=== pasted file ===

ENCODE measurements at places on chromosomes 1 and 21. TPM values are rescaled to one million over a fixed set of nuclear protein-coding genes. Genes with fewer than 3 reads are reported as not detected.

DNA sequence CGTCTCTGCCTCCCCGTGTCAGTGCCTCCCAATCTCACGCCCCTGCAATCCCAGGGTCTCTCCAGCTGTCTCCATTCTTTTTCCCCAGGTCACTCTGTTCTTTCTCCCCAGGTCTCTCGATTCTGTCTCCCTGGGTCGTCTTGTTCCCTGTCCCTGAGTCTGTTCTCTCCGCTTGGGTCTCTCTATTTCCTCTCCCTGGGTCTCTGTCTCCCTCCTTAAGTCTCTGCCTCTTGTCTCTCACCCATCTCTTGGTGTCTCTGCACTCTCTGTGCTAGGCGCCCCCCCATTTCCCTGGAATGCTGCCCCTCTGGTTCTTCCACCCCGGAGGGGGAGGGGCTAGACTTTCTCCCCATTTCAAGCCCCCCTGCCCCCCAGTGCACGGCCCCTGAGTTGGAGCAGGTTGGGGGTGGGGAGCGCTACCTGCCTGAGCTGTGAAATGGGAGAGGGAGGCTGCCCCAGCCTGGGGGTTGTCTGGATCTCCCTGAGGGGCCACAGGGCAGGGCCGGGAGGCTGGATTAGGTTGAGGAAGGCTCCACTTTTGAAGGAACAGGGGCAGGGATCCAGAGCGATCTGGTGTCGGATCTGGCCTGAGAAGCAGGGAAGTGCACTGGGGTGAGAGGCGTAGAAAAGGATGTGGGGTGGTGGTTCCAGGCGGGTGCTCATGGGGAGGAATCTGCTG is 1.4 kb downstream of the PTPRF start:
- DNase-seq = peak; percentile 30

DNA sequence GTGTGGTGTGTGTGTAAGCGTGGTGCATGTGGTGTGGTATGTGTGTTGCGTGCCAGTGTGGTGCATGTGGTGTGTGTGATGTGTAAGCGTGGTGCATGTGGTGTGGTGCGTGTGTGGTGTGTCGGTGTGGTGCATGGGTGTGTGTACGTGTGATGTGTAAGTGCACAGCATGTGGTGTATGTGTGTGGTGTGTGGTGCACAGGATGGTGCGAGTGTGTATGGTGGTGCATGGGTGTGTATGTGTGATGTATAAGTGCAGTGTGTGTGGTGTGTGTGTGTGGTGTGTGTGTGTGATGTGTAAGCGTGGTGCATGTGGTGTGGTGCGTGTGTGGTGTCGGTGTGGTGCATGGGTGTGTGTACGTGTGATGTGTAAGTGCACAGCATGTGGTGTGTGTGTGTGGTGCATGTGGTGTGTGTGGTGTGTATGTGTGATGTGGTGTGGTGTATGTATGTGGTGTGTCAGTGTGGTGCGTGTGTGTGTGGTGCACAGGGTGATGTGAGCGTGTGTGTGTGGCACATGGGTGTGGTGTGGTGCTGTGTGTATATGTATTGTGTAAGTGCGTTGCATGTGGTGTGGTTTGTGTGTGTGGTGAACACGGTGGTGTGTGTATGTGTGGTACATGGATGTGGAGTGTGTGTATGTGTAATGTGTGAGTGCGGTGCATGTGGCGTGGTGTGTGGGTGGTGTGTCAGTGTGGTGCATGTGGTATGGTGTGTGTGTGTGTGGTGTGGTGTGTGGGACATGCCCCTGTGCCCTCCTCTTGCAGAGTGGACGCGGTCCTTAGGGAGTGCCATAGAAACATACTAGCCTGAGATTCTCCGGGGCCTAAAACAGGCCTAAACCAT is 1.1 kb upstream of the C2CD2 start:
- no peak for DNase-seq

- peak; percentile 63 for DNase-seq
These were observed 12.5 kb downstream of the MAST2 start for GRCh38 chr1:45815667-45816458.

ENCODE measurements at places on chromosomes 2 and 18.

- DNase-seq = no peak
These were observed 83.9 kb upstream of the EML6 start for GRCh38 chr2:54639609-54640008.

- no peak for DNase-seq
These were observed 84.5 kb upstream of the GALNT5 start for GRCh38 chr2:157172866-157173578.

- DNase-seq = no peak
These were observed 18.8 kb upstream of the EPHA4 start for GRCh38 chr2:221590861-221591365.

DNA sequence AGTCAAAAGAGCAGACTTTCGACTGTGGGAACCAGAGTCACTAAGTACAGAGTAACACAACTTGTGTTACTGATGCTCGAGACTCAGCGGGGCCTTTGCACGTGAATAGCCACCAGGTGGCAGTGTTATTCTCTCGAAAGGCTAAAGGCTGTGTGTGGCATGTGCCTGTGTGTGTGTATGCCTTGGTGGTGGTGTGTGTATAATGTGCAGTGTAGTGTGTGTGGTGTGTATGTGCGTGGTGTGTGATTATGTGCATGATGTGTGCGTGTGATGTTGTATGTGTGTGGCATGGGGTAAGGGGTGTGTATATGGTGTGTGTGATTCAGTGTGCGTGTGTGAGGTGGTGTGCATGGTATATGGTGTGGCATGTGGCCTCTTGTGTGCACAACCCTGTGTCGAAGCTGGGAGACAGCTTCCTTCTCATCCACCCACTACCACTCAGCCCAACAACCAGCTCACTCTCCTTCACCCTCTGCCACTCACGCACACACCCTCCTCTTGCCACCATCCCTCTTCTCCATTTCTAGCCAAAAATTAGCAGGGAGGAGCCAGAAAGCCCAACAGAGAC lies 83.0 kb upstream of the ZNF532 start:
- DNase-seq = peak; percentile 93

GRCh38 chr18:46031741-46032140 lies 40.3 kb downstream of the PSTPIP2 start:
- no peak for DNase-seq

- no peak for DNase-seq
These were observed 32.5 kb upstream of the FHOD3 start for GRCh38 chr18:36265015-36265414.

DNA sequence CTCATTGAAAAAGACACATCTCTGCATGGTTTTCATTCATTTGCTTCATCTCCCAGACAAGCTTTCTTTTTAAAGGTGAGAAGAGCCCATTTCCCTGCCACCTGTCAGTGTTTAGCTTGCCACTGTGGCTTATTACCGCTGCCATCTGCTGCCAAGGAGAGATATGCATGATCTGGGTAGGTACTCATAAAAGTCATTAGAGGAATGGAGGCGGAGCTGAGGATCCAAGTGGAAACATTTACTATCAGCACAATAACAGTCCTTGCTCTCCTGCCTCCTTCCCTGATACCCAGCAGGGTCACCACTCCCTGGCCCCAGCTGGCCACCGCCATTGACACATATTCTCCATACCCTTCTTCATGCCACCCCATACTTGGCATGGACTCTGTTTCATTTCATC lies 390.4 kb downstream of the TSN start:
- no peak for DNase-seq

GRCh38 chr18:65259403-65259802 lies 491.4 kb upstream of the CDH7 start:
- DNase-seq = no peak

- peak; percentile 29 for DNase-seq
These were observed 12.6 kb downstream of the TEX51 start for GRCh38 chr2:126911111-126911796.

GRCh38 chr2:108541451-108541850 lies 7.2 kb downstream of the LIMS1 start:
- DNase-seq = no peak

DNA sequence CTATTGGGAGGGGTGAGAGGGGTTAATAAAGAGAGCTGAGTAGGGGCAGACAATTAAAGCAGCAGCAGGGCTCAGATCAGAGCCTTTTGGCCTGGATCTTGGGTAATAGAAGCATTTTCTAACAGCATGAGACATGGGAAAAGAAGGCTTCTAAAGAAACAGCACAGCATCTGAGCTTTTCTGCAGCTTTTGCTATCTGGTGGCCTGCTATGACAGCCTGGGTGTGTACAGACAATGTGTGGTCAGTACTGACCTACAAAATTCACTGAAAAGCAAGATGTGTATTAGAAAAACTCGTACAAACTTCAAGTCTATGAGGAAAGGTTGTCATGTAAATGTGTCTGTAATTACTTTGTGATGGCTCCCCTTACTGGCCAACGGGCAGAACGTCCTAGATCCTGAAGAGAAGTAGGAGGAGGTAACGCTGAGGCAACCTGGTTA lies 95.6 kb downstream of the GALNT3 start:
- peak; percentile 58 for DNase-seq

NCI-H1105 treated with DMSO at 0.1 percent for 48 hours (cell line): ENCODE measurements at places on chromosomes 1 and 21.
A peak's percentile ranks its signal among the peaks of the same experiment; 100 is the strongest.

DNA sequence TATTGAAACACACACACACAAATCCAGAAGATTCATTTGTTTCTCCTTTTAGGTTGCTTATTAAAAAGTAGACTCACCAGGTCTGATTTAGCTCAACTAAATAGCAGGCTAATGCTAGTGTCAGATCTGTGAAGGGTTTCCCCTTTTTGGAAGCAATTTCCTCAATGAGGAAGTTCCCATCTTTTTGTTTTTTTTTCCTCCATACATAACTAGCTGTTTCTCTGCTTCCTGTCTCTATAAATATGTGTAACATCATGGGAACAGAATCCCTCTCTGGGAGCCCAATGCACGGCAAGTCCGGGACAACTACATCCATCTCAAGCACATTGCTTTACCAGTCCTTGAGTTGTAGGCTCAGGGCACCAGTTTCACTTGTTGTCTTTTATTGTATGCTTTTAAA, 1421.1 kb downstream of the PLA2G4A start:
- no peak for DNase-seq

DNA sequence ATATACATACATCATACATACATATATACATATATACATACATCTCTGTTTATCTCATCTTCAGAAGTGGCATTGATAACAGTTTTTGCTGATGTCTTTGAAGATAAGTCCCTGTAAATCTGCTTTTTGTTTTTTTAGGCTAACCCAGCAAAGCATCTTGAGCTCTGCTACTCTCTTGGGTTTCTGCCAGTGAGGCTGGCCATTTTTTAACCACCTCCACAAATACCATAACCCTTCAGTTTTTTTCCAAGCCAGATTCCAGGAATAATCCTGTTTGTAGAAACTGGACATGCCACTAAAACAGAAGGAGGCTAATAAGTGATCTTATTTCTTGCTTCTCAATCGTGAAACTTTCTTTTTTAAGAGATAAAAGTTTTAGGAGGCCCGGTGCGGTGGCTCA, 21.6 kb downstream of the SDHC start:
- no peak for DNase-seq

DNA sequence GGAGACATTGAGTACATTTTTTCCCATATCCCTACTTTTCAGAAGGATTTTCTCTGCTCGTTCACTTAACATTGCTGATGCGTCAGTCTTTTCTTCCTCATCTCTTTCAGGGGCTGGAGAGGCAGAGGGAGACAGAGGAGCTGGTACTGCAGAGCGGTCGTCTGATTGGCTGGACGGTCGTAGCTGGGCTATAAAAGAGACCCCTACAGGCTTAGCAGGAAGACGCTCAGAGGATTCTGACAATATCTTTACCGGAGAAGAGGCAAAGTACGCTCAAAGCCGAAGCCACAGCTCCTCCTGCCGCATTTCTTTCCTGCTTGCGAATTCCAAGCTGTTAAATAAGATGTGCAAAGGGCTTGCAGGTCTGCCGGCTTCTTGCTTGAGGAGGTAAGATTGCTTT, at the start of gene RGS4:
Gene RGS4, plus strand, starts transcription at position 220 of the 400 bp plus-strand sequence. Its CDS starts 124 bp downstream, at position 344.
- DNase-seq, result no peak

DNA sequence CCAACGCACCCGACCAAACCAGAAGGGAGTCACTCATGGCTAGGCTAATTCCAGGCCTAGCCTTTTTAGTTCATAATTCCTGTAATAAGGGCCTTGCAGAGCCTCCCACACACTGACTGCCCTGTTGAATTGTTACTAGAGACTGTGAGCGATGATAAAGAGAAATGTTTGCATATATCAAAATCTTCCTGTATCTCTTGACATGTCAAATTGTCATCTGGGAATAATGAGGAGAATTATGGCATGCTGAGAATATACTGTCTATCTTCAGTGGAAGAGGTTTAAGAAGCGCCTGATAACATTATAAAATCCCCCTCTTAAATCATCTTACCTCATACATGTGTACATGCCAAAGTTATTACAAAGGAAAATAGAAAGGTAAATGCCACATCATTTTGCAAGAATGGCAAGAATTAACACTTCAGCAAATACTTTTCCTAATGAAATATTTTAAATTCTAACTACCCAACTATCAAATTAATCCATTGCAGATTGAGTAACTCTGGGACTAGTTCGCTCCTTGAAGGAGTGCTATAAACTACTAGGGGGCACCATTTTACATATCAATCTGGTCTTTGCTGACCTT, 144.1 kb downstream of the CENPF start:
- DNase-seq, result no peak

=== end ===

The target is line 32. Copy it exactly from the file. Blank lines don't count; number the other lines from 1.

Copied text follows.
A peak's percentile ranks its signal among the peaks of the same experiment; 100 is the strongest.